Saturday, April 24, 2010

"A key challenge is the fundamental structure of the K-12 education establishment."

Continuing to entice you to dive in and read the 2010 Horizon Report: K12 Edition:
A key challenge is the fundamental structure of the K-12 education establishment. As long as maintaining the basic elements of the existing system remains the focus of efforts to support education, there will be resistance to any profound change in practice. Learners have increasing opportunities to take their education into their own hands, and options like informal education, online education, and home-based learning are attracting students away from traditional educational settings. If the system is to remain relevant it must adapt, but major change comes hard in education.

Many activities related to learning and education take place outside the walls of the classroom — but these experiences are often undervalued or unacknowledged. Beyond the classroom walls, students can take advantage of online resources, explore ideas and practice skills using games and other programs they may have on systems at home, and interact with their extensive — and constantly available — social networks. Within the classroom, learning that incorporates real life experiences like these is not occurring enough and is too often undervalued when it does take place. This challenge is an important one in K-12 schools, because it results in a lack of engagement in learning on the part of students who are seeking some connection between their world, their own lives, and their experience in school.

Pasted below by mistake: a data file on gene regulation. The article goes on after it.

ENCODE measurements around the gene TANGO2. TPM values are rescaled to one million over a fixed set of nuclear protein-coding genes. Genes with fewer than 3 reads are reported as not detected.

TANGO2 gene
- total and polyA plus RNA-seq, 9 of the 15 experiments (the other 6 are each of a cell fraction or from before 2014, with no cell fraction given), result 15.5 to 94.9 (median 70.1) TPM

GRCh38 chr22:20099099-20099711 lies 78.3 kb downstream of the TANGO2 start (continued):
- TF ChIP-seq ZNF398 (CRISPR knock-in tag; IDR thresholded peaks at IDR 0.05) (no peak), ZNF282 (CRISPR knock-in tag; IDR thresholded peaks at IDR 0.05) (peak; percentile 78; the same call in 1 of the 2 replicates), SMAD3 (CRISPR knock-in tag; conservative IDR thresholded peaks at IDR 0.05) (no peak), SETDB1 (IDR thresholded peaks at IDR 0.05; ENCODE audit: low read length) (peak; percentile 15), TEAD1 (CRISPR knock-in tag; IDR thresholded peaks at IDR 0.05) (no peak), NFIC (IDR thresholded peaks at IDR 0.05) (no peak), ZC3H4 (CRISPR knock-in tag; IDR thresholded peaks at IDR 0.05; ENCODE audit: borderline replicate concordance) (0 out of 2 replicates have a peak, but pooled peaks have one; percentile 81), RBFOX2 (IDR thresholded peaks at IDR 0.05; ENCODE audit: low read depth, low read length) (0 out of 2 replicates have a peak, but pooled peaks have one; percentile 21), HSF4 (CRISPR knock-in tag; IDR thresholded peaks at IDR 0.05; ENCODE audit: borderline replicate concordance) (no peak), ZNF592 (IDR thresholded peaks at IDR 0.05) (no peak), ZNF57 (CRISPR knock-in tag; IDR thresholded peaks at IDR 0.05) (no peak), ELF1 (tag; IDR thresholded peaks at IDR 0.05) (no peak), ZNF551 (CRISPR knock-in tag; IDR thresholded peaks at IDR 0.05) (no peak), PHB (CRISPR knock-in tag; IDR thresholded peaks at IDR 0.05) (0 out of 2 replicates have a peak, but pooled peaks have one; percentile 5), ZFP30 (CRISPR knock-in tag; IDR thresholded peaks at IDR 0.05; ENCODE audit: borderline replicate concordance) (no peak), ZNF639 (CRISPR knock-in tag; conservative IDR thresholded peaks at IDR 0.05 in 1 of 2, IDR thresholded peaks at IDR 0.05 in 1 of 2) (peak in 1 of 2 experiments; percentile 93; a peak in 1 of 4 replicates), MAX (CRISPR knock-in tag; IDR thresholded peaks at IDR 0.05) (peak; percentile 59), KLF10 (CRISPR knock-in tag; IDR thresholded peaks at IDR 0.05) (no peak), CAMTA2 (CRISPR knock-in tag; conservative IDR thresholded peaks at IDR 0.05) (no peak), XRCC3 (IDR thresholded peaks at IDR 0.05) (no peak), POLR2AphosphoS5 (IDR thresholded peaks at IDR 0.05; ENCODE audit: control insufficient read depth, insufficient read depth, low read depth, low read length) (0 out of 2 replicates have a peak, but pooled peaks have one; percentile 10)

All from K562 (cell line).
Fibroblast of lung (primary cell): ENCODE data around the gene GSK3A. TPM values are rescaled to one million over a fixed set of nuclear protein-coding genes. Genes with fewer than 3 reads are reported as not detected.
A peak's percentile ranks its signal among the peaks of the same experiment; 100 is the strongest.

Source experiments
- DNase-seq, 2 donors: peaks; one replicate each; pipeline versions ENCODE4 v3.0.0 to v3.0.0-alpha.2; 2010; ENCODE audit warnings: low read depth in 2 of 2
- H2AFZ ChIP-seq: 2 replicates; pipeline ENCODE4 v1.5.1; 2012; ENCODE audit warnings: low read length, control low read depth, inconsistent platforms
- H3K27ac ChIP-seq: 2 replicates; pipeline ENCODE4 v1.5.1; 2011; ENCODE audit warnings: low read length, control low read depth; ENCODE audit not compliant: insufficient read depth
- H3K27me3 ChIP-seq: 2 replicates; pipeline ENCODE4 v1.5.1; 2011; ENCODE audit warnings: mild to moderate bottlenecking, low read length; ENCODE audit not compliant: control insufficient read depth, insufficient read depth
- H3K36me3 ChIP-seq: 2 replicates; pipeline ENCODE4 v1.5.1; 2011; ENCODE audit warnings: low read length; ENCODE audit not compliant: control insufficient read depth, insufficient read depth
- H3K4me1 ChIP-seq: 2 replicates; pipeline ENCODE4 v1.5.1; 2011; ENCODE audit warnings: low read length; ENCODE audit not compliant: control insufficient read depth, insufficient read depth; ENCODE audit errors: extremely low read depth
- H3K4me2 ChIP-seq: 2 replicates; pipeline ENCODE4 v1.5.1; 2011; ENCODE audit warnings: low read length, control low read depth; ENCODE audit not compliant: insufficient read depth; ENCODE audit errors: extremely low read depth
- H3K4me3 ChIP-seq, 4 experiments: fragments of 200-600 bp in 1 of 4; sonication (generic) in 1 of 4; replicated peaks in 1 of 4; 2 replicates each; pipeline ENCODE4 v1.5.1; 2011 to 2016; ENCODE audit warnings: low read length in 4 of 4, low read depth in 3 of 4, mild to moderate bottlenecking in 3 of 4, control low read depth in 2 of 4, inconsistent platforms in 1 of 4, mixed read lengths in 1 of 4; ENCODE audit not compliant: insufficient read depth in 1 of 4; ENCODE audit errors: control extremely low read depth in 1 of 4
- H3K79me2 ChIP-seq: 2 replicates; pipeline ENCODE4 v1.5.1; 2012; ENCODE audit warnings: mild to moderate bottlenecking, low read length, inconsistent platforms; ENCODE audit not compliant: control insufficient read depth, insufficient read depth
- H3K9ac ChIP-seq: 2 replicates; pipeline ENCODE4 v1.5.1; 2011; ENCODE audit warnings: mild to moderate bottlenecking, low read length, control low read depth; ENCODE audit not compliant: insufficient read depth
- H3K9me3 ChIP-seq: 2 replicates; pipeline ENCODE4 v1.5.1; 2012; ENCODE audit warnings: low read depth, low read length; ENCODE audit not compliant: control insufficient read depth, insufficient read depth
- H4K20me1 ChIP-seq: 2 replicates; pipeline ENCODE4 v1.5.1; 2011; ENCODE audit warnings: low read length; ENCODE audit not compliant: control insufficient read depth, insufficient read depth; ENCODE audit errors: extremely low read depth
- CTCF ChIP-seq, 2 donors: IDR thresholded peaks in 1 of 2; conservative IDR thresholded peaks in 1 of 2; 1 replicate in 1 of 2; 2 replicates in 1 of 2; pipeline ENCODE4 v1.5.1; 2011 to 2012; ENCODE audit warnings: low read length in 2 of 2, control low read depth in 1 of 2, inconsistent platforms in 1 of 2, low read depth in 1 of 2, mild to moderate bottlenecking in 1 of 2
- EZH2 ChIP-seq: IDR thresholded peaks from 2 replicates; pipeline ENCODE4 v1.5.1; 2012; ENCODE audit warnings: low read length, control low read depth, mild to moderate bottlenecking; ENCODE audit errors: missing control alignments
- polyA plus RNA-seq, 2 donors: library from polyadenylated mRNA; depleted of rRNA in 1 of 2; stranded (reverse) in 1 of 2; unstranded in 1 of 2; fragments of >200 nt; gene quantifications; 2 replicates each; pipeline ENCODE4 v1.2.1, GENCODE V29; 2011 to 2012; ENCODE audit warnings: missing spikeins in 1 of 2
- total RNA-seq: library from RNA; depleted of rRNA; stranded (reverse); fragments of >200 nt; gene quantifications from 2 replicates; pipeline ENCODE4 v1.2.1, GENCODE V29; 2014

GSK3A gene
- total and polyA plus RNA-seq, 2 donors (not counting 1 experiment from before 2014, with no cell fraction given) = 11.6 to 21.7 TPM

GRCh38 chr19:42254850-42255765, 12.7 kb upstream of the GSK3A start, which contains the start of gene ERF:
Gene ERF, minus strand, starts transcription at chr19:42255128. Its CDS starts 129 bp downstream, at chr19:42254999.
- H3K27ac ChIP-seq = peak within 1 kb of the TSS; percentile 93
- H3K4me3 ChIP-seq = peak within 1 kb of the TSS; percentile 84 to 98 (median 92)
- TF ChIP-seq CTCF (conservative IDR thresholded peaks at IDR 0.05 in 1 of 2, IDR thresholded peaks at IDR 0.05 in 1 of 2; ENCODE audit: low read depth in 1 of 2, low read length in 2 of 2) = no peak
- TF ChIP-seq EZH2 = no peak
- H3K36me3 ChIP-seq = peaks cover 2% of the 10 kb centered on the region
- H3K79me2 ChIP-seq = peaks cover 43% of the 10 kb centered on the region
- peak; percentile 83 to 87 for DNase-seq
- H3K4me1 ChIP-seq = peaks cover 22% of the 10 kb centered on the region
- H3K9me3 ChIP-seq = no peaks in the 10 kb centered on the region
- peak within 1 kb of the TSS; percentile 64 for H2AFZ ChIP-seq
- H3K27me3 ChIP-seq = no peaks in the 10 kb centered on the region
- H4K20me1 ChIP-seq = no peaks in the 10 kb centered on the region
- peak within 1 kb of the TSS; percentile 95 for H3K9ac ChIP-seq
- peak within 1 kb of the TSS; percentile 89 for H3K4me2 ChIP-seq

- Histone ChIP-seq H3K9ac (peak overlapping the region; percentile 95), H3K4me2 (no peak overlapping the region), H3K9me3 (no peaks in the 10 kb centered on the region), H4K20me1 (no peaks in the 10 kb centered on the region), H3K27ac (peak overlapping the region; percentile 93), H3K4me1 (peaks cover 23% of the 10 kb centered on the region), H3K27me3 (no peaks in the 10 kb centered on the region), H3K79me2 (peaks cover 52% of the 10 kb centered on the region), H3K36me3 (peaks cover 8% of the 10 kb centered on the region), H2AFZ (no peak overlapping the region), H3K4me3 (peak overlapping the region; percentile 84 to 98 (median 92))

These trends and challenges are having a profound effect on the way we experiment with, adopt, and use emerging technologies. These aspects of the world that surround and permeate education serve as a frame for considering the probable impacts of the emerging technologies listed in the sections that follow.

Franklin, MA

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